More athletes are avoiding competing in Brazil’s 2016 Olympics due to fears related to the Zika virus. Although the media has placed a high focus on the dangers for women who contract the virus, infectious disease experts agree—reproductively speaking—that men have the most reason for concern after visiting a country with a large Zika outbreak.
If a pregnant woman is bitten by a mosquito that carries the Zika virus, or if a woman becomes pregnant shortly after being bitten, her unborn baby runs the risk of being born with microcephaly, a severe, neurological birth disorder linked to Zika. But, the virus can also been found in the semen of infected men, and the amount of times the virus can be sexually transmitted is uncertain. This creates a chance of a man infecting his partner and putting their unborn baby at risk for microcephaly.
Because there is limited data, the Centers for Disease Control and Prevention (CDC) recommends that men who have been diagnosed with or who have had symptoms of Zika use condoms or abstain from sex for at least six months after symptoms occur.
A relatively new virus is prompting worldwide concern because of how quickly it is spreading across the globe. Also alarming is its connection to microcephaly, a neurological birth disorder. Transmitted by the aggressive Aedes aegypti mosquito, the Zika virus is rare because it can infect the fetuses of pregnant women who have the virus.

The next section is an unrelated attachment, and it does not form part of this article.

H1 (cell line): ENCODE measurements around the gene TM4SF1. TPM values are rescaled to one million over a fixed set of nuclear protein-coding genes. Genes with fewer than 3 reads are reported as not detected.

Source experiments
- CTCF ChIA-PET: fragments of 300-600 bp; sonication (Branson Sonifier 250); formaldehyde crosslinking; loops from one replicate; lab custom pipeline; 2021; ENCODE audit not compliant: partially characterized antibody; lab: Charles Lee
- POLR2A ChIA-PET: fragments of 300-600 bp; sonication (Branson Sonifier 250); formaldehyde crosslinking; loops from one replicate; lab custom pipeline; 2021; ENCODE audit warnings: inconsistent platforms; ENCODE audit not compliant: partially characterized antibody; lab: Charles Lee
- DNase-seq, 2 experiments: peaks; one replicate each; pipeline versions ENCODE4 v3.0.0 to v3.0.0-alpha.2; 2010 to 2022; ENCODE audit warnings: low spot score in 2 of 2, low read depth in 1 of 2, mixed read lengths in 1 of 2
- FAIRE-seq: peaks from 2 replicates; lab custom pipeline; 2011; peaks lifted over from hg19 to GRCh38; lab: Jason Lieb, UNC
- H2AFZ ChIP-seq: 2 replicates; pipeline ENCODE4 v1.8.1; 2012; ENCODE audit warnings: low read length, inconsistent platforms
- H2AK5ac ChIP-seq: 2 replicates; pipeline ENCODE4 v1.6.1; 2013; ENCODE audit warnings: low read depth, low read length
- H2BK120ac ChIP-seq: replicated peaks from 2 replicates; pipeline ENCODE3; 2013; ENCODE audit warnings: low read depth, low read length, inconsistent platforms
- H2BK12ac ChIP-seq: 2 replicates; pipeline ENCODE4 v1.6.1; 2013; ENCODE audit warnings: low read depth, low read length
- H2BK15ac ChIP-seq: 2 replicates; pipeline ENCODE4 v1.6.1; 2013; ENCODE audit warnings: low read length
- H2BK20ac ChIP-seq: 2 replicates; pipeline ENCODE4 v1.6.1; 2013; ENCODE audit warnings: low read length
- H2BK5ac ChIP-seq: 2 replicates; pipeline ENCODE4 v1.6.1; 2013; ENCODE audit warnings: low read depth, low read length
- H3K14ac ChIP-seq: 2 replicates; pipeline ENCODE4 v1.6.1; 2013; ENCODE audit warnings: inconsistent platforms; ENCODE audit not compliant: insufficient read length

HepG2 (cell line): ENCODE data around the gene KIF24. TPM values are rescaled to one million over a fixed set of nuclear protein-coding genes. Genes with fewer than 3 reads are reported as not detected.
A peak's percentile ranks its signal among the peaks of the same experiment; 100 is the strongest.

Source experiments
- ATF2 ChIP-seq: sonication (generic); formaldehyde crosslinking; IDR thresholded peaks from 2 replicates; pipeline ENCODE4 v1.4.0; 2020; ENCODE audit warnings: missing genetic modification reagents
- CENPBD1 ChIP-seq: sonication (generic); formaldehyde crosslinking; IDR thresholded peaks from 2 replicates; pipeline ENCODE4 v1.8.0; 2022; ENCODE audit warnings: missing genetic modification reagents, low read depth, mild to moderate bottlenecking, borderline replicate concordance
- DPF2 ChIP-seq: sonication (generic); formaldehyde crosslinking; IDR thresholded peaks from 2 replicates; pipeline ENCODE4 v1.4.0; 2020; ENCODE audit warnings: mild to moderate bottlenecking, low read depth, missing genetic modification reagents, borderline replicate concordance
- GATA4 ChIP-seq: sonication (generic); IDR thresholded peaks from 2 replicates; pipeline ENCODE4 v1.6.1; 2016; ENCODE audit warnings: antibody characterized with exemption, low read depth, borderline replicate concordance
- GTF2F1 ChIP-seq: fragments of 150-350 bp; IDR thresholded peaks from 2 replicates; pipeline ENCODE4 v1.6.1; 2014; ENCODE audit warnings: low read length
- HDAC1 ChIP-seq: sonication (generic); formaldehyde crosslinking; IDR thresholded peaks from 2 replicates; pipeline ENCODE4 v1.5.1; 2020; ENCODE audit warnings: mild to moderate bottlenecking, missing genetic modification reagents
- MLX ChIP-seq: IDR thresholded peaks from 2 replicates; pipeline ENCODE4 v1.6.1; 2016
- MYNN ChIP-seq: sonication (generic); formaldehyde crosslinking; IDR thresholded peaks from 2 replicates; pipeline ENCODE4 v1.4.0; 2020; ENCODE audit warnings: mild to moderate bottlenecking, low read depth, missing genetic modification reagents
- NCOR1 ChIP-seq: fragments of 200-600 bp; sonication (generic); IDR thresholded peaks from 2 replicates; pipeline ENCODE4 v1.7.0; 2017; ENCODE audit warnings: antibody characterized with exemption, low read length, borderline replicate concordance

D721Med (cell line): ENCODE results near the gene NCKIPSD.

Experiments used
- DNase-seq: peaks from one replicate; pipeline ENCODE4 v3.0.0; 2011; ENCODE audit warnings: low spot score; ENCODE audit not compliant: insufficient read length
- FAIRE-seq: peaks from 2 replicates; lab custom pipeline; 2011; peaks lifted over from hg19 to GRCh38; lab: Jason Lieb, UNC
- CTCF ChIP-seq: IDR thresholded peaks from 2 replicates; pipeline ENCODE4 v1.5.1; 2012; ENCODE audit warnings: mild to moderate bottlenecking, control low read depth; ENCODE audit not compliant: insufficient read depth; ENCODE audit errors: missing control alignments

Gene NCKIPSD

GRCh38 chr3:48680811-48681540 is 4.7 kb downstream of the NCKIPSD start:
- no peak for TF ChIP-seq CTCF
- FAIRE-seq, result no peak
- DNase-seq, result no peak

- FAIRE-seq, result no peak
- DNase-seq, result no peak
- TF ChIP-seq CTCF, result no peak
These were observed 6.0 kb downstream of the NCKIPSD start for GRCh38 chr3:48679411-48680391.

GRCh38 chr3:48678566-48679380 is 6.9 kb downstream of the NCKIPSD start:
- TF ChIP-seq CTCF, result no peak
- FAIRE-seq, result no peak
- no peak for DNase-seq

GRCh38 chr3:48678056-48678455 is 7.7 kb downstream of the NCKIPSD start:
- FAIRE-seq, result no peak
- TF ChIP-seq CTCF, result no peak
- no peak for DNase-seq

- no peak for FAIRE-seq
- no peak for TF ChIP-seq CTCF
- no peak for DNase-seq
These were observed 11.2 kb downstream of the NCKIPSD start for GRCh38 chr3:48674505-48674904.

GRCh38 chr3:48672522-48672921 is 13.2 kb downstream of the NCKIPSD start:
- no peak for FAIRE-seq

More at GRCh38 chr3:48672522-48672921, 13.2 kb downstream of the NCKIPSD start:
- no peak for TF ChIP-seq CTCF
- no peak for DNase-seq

Symptoms of Zika are generally mild and include headaches, fever, rash and sometimes conjunctivitis (pink eye). Most people don’t even realize that they have been infected by the virus, which is why it is such a concern for pregnant women.
The Zika virus has spread to more than 20 countries since May of 2015. The Centers for Disease Control and Prevention (CDC) is warning pregnant women against travel to any affected areas. Furthermore, health officials in several of those countries are telling female citizens to avoid becoming pregnant, in some cases, for up to two years. Several states have confirmed the virus in individuals who traveled to areas where the virus is circulating.
Researchers are working to create a Zika vaccine. Until then, the best method of prevention is to avoid travel to areas with active infestations. If you do travel to one of these areas, be sure to wear mosquito repellent and thick clothing that covers as much of your body as possible. Unlike most mosquitos, the type that carries Zika is most active during the daytime hours until dusk, and it also prefers to be indoors. This makes it very important to use screen doors and windows and to stay in air-conditioned hotels when possible.